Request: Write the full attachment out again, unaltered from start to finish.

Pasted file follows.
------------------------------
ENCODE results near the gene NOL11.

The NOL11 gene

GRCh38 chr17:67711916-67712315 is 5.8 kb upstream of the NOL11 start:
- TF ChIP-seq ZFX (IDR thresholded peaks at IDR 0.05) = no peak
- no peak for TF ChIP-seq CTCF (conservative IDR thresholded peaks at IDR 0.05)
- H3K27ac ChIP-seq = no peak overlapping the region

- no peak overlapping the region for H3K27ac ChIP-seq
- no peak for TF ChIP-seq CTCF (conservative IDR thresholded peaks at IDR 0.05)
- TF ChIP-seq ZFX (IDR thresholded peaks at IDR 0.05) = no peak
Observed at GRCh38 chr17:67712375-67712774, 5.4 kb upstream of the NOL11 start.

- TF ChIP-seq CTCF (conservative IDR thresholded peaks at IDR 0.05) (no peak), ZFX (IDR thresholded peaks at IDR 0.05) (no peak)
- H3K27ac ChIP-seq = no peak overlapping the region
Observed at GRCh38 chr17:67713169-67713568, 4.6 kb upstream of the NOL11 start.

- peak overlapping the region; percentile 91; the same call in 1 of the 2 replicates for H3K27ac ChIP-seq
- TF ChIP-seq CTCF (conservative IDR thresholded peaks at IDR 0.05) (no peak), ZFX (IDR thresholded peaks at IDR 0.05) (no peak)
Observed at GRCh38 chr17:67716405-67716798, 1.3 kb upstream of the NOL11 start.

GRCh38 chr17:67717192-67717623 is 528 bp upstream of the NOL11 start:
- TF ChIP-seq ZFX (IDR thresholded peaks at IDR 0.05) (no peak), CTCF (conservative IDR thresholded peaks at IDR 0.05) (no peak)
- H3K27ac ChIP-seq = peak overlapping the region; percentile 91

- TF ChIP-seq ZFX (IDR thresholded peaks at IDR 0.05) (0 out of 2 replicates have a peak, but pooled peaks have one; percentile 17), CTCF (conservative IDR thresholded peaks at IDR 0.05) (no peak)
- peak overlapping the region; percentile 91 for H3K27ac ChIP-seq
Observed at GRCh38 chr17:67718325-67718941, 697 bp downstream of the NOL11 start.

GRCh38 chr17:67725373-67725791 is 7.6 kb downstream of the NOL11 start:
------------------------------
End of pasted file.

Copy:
ENCODE results near the gene NOL11.

The NOL11 gene

GRCh38 chr17:67711916-67712315 is 5.8 kb upstream of the NOL11 start:
- TF ChIP-seq ZFX (IDR thresholded peaks at IDR 0.05) = no peak
- no peak for TF ChIP-seq CTCF (conservative IDR thresholded peaks at IDR 0.05)
- H3K27ac ChIP-seq = no peak overlapping the region

- no peak overlapping the region for H3K27ac ChIP-seq
- no peak for TF ChIP-seq CTCF (conservative IDR thresholded peaks at IDR 0.05)
- TF ChIP-seq ZFX (IDR thresholded peaks at IDR 0.05) = no peak
Observed at GRCh38 chr17:67712375-67712774, 5.4 kb upstream of the NOL11 start.

- TF ChIP-seq CTCF (conservative IDR thresholded peaks at IDR 0.05) (no peak), ZFX (IDR thresholded peaks at IDR 0.05) (no peak)
- H3K27ac ChIP-seq = no peak overlapping the region
Observed at GRCh38 chr17:67713169-67713568, 4.6 kb upstream of the NOL11 start.

- peak overlapping the region; percentile 91; the same call in 1 of the 2 replicates for H3K27ac ChIP-seq
- TF ChIP-seq CTCF (conservative IDR thresholded peaks at IDR 0.05) (no peak), ZFX (IDR thresholded peaks at IDR 0.05) (no peak)
Observed at GRCh38 chr17:67716405-67716798, 1.3 kb upstream of the NOL11 start.

GRCh38 chr17:67717192-67717623 is 528 bp upstream of the NOL11 start:
- TF ChIP-seq ZFX (IDR thresholded peaks at IDR 0.05) (no peak), CTCF (conservative IDR thresholded peaks at IDR 0.05) (no peak)
- H3K27ac ChIP-seq = peak overlapping the region; percentile 91

- TF ChIP-seq ZFX (IDR thresholded peaks at IDR 0.05) (0 out of 2 replicates have a peak, but pooled peaks have one; percentile 17), CTCF (conservative IDR thresholded peaks at IDR 0.05) (no peak)
- peak overlapping the region; percentile 91 for H3K27ac ChIP-seq
Observed at GRCh38 chr17:67718325-67718941, 697 bp downstream of the NOL11 start.

GRCh38 chr17:67725373-67725791 is 7.6 kb downstream of the NOL11 start: